Last updated 17 September 2020

A duck on a breeding farm.

Flocks of ducks used for breeding are kept in barren sheds for their entire lives, exposed to artificial lighting, and made to breed almost all year long. Ducks begin breeding when they are 6 months old. They are forced to lay for approximately 40 weeks until their production begins to slow, at which point they are no longer considered ‘economically viable’ and are killed.

Eggs are collected from breeder sheds and taken to hatcheries where the eggs are incubated until they hatch.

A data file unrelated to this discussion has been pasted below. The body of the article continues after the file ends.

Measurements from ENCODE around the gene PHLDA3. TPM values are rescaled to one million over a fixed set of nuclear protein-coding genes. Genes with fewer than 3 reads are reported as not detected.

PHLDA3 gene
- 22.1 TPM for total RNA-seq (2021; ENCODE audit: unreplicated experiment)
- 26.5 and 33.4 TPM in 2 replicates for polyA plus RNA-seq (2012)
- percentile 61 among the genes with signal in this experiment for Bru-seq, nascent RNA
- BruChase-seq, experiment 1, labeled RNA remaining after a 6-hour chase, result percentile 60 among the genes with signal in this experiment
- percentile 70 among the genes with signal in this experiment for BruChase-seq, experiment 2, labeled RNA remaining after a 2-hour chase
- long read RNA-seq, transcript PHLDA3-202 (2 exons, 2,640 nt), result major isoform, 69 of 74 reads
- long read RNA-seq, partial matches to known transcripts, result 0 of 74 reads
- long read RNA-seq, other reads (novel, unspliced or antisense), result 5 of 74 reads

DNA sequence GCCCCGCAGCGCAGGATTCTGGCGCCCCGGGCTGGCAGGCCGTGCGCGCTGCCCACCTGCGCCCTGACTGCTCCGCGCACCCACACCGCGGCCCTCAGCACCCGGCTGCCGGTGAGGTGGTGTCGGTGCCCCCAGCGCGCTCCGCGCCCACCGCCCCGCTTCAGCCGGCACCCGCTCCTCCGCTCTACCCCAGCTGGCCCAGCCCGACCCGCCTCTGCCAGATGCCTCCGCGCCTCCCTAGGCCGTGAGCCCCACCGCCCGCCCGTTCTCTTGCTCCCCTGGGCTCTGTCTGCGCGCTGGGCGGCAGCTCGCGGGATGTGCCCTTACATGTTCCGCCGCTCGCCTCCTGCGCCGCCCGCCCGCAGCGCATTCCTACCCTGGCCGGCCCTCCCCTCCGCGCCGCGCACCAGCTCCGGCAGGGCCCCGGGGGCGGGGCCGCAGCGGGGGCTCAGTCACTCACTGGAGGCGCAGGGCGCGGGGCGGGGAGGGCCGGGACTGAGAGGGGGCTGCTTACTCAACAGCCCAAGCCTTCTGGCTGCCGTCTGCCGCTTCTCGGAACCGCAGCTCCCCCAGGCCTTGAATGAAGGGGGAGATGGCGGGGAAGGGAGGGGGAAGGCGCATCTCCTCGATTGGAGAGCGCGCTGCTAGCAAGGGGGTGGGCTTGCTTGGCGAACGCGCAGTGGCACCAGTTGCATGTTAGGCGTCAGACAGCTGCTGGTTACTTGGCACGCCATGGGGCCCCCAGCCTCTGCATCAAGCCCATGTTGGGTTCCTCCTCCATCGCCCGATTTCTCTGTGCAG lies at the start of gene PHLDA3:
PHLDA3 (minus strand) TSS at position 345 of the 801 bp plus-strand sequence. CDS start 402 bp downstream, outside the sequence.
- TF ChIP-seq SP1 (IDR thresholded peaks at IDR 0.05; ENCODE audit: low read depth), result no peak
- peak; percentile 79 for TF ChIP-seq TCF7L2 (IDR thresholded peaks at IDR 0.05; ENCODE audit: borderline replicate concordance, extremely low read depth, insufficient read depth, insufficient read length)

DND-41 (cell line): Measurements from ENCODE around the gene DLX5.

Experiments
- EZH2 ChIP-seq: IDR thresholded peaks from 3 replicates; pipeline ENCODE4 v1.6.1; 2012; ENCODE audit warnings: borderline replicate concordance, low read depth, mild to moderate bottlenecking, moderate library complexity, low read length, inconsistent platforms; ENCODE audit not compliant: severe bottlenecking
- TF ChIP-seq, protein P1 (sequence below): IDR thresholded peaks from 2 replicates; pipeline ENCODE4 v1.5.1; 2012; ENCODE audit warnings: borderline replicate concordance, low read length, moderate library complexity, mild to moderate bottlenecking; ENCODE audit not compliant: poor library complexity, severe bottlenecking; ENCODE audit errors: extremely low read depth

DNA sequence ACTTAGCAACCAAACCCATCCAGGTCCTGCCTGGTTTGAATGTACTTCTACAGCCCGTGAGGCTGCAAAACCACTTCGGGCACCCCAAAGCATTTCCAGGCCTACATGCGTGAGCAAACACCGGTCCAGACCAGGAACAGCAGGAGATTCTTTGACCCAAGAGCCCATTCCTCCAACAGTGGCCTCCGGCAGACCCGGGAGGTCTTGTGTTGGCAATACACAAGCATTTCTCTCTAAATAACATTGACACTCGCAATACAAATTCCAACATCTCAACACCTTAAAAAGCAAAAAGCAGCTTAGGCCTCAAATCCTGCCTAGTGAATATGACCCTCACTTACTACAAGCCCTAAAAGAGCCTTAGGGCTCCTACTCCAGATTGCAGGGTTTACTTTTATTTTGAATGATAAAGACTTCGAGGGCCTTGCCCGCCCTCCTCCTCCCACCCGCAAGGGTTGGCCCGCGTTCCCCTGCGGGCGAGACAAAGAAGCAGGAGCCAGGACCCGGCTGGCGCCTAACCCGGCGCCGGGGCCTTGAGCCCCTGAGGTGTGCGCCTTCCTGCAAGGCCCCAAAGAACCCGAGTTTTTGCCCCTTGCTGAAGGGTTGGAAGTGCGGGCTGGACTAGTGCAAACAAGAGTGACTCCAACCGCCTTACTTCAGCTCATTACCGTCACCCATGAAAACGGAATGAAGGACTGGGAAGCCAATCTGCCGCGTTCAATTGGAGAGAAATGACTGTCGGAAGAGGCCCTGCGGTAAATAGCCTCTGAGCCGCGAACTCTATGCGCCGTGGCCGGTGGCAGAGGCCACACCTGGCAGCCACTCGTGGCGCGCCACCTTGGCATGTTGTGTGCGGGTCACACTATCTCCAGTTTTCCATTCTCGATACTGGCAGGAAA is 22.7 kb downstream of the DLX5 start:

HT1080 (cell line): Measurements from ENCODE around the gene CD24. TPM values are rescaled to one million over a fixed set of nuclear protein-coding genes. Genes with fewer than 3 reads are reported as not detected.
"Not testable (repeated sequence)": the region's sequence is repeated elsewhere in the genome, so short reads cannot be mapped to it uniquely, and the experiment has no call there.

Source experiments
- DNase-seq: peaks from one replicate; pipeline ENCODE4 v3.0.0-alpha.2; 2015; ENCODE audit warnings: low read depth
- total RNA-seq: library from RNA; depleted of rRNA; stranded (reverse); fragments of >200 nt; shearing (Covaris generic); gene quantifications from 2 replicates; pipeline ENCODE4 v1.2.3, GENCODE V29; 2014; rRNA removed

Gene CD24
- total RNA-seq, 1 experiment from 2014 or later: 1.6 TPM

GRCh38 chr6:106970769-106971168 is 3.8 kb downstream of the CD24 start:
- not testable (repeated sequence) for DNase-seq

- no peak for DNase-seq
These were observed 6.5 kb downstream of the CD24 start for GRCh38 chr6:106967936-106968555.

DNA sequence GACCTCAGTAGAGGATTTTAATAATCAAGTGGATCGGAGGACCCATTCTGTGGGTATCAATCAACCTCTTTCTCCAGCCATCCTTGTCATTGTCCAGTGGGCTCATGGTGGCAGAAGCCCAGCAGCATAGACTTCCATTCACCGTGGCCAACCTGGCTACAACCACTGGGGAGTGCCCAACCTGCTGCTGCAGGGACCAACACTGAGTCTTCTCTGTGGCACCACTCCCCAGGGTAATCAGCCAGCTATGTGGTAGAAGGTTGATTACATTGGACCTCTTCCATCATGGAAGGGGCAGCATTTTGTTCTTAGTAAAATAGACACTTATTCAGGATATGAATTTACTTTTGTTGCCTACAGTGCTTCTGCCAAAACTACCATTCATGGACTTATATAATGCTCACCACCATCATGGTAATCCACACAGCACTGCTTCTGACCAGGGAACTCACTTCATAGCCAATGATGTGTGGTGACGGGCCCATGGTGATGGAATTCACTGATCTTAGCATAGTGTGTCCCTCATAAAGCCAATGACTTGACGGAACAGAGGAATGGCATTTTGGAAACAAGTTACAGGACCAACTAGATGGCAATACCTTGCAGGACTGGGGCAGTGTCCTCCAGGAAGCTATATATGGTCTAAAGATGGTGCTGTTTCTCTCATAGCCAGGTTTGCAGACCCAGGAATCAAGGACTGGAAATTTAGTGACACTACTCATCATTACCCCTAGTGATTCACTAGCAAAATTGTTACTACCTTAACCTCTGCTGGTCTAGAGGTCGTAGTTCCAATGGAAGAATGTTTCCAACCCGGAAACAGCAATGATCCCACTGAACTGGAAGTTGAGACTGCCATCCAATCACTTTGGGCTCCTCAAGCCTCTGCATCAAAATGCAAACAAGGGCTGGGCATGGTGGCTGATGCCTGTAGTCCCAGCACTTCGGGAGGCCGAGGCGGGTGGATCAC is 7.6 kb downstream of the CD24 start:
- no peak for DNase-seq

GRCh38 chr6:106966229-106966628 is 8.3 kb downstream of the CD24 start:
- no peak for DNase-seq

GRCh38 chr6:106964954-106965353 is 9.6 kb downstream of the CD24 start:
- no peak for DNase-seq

When ducklings hatch, they are sorted by workers to remove any sick, deformed, or ‘abnormal’ ducklings, who are then immediately killed. It is standard industry practice to kill ducklings by the use of a macerator. A macerator is an industrial machine that grinds ducklings alive. Another legally acceptable method of killing ducklings is by ‘modified atmosphere,’ which is an industry term used to describe the use of CO2 gas to suffocate animals.